Charles McClellan may have been my fourth great-grandfather, but in his time he was apparently trusted friend to many in the communities in which he lived. As I trace signs of his whereabouts from his final home in territorial Florida through his 1820s residence in Camden County, Georgia, I now find records that point to him—possibly—in South Carolina.
We've already watched Charles and his relative Andrew McClellan arrive in southeastern Georgia from South Carolina, and have spotted what might have been the two McClellans in the 1800 census in Orangeburgh District in South Carolina. But here is where the going gets tangled: at that very juncture in 1800s South Carolina. The reason: geopolitical changes in that very region of the state.
According to some genealogical guides, Orangeburgh District—the place where I found Charles and Andrew in the 1800 census—in that same year had given up some of its territory for the formation of a new district, called Barnwell District. One report noted that Barnwell District was actually carved from Orangeburgh District in 1797, but the change didn't become effective until 1800. Yet another source indicated that all South Carolina districts' establishment became effective on New Year's day of 1800.
If that is so, was Charles McClellan living in Orangeburgh District while he was in South Carolina? Or Barnwell District?
To add to the confusion—after all, there could possibly have been two men by the same name in neighboring counties—there was mention of a Charles McClellan in legal documents filed in Barnwell District. Take, for example, this 1810 will drawn up by Peleg Wood Chase of Barnwell District, naming one Charles McClellan as executor:
Thirdly, I do hereby constitute and appoint my Dear Wife as Executrix, and my trusty friend Charles McClellan as Executor to this my last will + Testament.
In another will—this time for James Erwin, also of Barnwell District—Charles McClellan served as witness to the 1815 document.
Thanks to a tip from reader Charles Purvis, who directed me to the website of the South Carolina Department of Archives and History, I was able to quickly locate three documents in Barnwell District which included Charles McClellan's name. I was particularly delighted to spot the third document, a "plat" for thirty seven acres in Barnwell District, surveyed by one James Dougharty, and dated January 23 of 1809. So, he was in Barnwell District, after all!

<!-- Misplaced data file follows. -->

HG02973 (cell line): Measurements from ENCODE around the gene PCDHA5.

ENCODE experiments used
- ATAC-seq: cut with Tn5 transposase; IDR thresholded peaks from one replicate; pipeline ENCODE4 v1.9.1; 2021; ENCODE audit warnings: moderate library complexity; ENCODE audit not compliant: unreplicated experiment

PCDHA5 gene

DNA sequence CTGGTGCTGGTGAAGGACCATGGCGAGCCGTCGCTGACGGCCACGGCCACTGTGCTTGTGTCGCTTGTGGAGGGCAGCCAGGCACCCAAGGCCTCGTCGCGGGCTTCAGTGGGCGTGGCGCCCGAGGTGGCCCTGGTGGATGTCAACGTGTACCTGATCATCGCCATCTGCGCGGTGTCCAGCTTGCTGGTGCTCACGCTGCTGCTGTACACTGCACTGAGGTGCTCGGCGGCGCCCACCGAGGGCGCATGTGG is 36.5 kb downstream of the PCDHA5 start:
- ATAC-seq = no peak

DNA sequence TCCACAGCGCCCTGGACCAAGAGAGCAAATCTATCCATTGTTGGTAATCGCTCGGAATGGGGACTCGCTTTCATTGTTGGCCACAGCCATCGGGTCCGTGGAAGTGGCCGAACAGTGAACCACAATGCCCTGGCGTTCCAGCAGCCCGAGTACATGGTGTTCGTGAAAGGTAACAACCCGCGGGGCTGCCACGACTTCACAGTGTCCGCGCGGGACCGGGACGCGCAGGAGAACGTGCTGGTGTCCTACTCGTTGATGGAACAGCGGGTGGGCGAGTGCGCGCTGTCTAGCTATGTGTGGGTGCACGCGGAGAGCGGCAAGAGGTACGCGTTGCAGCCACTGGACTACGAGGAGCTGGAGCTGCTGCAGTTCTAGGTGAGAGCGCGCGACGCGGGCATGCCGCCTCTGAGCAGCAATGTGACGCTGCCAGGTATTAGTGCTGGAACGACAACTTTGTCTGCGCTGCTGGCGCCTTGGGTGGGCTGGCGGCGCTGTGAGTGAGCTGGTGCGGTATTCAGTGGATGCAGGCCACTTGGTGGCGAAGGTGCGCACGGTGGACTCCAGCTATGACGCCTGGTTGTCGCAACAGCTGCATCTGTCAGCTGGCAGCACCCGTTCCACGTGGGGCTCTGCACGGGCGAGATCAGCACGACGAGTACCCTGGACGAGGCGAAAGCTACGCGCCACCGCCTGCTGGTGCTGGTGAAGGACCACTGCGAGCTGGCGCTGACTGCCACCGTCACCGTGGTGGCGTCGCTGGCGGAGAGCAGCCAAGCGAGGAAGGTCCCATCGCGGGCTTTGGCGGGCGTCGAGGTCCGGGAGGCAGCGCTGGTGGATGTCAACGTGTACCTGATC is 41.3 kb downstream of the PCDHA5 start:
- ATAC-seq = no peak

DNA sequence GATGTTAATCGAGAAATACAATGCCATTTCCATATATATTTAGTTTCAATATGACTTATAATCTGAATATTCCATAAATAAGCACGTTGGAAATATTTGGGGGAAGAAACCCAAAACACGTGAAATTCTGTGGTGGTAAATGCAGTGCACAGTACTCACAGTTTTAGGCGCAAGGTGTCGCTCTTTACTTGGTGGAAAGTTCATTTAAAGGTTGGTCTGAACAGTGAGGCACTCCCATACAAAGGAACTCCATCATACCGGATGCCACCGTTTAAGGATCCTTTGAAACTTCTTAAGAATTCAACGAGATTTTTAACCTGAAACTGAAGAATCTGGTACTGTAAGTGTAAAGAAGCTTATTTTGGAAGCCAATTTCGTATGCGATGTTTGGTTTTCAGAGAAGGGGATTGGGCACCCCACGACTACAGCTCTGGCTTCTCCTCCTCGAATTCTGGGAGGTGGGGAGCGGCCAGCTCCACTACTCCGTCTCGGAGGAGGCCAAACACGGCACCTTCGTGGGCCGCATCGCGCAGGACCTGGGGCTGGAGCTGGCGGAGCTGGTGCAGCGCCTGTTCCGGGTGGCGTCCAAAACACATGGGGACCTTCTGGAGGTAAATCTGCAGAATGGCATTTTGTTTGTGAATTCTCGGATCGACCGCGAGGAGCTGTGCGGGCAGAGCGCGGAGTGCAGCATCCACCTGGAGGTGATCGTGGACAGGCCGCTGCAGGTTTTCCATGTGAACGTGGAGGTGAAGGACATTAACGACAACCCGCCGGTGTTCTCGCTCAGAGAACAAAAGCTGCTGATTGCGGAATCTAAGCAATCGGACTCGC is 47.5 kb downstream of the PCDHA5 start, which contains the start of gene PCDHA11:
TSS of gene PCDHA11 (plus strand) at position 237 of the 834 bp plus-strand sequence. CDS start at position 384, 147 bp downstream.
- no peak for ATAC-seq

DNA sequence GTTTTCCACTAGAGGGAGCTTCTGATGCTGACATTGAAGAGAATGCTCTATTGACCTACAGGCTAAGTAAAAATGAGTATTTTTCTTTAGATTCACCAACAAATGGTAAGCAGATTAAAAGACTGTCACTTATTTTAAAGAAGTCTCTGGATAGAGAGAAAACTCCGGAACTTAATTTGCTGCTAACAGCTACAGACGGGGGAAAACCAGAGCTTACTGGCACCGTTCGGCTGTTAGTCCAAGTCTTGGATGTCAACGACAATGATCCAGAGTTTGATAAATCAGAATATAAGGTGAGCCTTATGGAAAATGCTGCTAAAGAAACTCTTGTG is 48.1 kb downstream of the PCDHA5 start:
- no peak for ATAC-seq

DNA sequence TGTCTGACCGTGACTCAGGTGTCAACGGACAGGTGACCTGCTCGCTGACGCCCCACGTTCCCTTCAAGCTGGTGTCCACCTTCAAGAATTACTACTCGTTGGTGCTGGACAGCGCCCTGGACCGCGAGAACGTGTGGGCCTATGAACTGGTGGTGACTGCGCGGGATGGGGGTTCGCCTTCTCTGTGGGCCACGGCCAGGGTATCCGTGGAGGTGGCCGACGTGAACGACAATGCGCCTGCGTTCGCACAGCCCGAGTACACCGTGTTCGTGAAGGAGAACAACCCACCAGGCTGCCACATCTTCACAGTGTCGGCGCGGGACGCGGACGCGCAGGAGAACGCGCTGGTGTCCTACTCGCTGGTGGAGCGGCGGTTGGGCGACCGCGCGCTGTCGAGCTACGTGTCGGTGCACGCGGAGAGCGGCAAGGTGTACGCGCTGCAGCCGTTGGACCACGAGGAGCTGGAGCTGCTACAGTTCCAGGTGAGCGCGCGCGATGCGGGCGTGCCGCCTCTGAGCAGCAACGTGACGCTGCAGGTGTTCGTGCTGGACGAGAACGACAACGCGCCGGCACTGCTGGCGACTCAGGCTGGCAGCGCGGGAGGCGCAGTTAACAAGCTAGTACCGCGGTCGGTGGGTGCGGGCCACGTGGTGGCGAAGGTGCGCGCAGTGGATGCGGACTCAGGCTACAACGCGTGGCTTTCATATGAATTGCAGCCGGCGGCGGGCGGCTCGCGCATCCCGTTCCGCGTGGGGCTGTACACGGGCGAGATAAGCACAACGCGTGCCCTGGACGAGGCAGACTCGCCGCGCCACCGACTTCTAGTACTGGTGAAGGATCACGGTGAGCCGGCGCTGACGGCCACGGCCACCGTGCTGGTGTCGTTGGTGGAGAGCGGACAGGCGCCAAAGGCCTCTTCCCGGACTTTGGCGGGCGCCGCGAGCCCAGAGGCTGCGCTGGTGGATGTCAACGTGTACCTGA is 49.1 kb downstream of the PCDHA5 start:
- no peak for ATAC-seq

But if Charles McClellan was in Barnwell District in 1810, I couldn't find any sign of him in the 1810 census. Nor could I locate any clues from the 1800 census to help answer my underlying question: who might have been Charles' relatives—especially a potential father—in that South Carolina home? Other than Charles and Andrew, there were no other McClellans showing in the 1800 census in either Orangeburgh District or Barnwell District. Not even by wildly concocted spelling variations.
This certainly gave me pause to ponder just where the McClellan duo might have emerged from, prior to their arrival in Orangeburgh District. Were they previous residents of yet another state? There not only didn't seem to be a parent living nearby, there wasn't even a sign of another brother. Even that cliched immigrant scenario—"There were three brothers"—didn't seem to fit the narrative. What now?
Image above: Excerpt from the 1810 will of Peleg Wood Chase of Barnwell District, South Carolina, designating Charles McClellan as executor; image courtesy Ancestry.com.